A core issue here is differing regulations, including data localisation. Many jurisdictions are exploring and implementing data localisation requirements for companies. Chinese authorities may be concerned about potential data transfer to the US due to data-rich companies listing there.

For the US, Trump Administration in 2020 came out with a memorandum on protecting US investors from significant risks from Chinese companies, such as failing to comply with reporting standards.

And just before Didi’s announcement, the US Securities and Exchange Commission finalised rules allowing it to delist foreign firms that refuse to comply with its disclosure requirements.

Companies like Didi are stuck between a rock and another rock. If they comply with the US rules, they may breach Chinese regulations. But if they comply with Chinese regulations (eg., to not share data with the US), they may be eventually delisted by the US anyway.

For Didi, since most of its market is inside China, complying with Chinese rules takes precedence over complying with US rules.

The conflict of data protection vs transparency, and more broadly, between regulations that are at odds across jurisdictions, means it will be increasingly difficult for Chinese data-rich companies to list or stay listed in the US.

3. China-Africa forum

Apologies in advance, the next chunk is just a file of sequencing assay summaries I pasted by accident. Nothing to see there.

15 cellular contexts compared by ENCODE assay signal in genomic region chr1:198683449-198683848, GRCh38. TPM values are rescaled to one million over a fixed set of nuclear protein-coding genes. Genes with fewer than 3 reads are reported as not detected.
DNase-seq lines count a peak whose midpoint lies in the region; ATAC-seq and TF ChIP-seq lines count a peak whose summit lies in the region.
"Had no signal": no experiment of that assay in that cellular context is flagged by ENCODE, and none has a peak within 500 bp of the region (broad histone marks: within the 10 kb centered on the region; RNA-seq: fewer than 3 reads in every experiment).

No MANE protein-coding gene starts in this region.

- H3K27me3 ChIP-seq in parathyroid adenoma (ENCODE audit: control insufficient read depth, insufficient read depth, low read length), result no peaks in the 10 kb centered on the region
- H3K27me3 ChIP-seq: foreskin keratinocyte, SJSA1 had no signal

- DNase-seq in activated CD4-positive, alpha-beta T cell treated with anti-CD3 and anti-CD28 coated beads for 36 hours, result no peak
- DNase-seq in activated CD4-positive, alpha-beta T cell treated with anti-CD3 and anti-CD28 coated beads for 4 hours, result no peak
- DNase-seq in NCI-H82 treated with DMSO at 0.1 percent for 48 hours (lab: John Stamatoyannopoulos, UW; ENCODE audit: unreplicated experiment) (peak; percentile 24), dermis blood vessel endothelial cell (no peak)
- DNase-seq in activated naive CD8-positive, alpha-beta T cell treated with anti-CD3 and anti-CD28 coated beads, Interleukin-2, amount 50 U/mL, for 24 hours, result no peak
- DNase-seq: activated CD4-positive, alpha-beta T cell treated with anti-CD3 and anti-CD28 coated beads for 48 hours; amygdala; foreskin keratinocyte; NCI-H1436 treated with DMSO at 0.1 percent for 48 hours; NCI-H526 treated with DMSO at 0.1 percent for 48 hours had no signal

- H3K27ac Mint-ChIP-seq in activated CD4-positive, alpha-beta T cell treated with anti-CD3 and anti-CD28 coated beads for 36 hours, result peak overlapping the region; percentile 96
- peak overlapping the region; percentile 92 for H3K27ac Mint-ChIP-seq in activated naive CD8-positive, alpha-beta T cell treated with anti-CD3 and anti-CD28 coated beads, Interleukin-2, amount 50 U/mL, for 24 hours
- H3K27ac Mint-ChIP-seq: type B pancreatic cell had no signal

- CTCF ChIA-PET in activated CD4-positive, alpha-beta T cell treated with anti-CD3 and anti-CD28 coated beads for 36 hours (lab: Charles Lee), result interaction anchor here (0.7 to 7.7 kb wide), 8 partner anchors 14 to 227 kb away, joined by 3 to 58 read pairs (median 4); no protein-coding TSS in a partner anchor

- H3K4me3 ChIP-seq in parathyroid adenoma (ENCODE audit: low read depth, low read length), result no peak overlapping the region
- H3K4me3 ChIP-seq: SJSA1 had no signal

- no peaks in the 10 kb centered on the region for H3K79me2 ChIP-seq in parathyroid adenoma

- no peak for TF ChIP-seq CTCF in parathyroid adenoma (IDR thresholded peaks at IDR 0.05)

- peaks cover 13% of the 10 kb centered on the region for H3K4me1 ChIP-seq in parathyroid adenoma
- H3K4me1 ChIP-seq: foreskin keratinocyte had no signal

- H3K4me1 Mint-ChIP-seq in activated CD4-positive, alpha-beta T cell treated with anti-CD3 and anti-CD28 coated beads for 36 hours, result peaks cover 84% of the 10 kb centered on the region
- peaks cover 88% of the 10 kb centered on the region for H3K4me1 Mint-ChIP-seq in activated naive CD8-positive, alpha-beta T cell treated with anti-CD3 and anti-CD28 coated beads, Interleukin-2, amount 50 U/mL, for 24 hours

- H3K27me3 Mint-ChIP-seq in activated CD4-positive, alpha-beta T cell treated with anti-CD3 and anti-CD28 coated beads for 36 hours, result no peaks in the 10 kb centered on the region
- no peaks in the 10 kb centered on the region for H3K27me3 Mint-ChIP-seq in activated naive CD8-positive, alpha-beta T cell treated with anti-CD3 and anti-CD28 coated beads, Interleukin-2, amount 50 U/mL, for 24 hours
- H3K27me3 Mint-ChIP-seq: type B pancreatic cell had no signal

The 8th Forum on China-Africa Cooperation (FOCAC) took place in Dakar, Senegal, on November 29 and 30, with attendance from officials from China and 53 African countries. The key outcome of the forum was the publication of four documents:

The negotiation and publication of these four documents show that Africa remains a priority in Chinese foreign policymaking. Africa is important for China for many economic and political reasons. One of them is African countries’ support for Beijing in international forums. For example, at the United Nations, most African countries back China on issues such as Xinjiang and Hong Kong.

Shortly before the forum, China’s State Council published a white paper on China-Africa relations. This white paper tried to highlight the shared history, interests and future between China and Africa. This framing is apparent in the four documents of the forum.

The Dakar Action Plan (2022-2024) is a detailed document on political, development and economic, education, health, security and cyber cooperation. The Action Plan prioritises political collaboration between the CCP and other African political parties. It also outlines continued cooperation at international institutions, including the United Nations and the World Trade Organization.